Victoza just keeps on spinning gold for Novo Nordisk ($NVO). The diabetes drug's sales grew 25% in the second quarter to 2.87 billion Danish kroner, or about $514 million. Add double-digit growth for the company's modern insulins and a 26% increase in quarterly profit, and you have the reasons why Novo raised its 2013 sales forecast once again.
|Novo CEO Lars Rebien Sørensen|
Overall, Novo's quarterly sales hit 21.38 billion kroner, or about $3.8 billion. Profits amounted to 6.7 billion kroner. And now, the company expects 2013 sales to grow by 11% to 13%, with operating profits up 12% to 15%; previously it was looking for sales growth of 9% to 11%.
But the numbers aren't all that has CEO Lars Rebien Sørensen feeling good about the second half of the year. The company is moving into a "more normal business situation," he said during an interview with FiercePharma today, "compared to a very unsure, uncertain situation in the first half."
The company now has an agreement with the FDA on gathering additional safety data for its recently rejected diabetes hopeful Tresiba. Public debate about the pancreatic risks of GLP-1 drugs, including Victoza, is easing up now that European and U.S. regulators have backed their safety.
Meanwhile, Tresiba was welcomed by European and Japanese regulators, and the company has been rolling out the drug market by market. The company has run into reimbursement restrictions in some countries and has chosen to defer a launch in Germany because of the country's byzantine new pricing process. But in Japan and Switzerland, where Tresiba is fully reimbursed, Novo has seen "very nice uptake."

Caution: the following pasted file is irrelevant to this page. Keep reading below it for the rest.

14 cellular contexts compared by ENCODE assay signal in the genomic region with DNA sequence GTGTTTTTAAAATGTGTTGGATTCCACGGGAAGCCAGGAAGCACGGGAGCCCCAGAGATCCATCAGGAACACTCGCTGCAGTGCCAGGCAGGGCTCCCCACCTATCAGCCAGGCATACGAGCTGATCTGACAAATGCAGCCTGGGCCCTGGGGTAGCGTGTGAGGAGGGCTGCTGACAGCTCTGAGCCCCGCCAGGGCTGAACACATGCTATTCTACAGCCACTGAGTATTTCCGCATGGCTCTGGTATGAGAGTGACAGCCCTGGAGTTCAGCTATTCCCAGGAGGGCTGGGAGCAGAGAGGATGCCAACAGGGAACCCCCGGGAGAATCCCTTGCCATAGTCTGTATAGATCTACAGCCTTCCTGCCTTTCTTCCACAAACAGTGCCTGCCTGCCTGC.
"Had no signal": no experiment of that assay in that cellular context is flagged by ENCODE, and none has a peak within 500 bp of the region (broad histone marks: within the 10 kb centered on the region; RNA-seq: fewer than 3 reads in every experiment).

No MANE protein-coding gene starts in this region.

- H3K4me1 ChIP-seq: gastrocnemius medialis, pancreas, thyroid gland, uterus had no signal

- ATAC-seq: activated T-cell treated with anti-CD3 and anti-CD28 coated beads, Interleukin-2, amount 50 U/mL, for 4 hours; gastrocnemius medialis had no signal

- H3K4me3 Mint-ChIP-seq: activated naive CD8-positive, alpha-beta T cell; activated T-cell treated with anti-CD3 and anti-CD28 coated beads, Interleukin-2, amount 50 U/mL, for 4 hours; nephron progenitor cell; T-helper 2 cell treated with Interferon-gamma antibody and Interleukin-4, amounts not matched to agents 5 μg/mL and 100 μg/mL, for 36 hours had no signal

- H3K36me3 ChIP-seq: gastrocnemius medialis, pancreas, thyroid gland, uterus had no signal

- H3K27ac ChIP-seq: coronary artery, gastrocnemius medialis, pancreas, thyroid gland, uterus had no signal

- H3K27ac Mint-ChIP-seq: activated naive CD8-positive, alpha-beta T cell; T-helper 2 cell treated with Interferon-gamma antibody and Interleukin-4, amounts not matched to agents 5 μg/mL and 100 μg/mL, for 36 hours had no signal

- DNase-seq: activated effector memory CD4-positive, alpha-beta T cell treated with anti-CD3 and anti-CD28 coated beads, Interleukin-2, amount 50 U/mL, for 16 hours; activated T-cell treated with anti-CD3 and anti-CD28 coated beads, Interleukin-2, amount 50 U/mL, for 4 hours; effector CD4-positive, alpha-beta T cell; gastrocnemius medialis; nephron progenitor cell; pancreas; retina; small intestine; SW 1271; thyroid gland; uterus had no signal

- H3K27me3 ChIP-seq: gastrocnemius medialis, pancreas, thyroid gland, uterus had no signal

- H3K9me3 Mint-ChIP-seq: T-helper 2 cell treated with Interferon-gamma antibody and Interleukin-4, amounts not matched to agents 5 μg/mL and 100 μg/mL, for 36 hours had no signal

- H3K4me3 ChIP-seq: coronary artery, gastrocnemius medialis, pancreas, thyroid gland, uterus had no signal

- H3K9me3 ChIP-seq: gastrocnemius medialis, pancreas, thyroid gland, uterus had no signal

Still, it's the U.S. market that will make the difference for the new drug. Until Tresiba wins the FDA's blessing, its sales outlook is pretty muted. "I would say we won't have any real substantial impact [from Tresiba] until we're able to launch in the U.S.," he said.
The only new uncertainty lies in China, where government watchdogs are investigating corruption and pricing in the pharma industry. Authorities from the Administration for Industry and Commerce dropped by a Novo manufacturing site in Tianjin this month, and the company doesn't yet know why, Sørensen said. "They do come by routinely and inquire about our business," he said. "Whether or not the visit was prompted by the other case is unknown to us."
Novo strengthened its compliance programs all over the world after it got caught up in the oil-for-food scandal in 2009 and signed a deferred prosecution deal with the U.S. government, Sørensen said. In China, Novo has been well established for many years and has "never had any problems whatsoever," he said. "No requests for bribes or anything."
"I have to believe that we have it under control," he added. But, he said, "whether individuals have not done something, I can't guarantee that."
The company's China sales continue to grow in the double digits, with a 14% increase this quarter. Adding Tresiba to the product mix there will help, but that's going to take some time because the government requires local clinical trials, Sørensen said. In fact, he's expecting to have to wait as long to launch in China as in the U.S.
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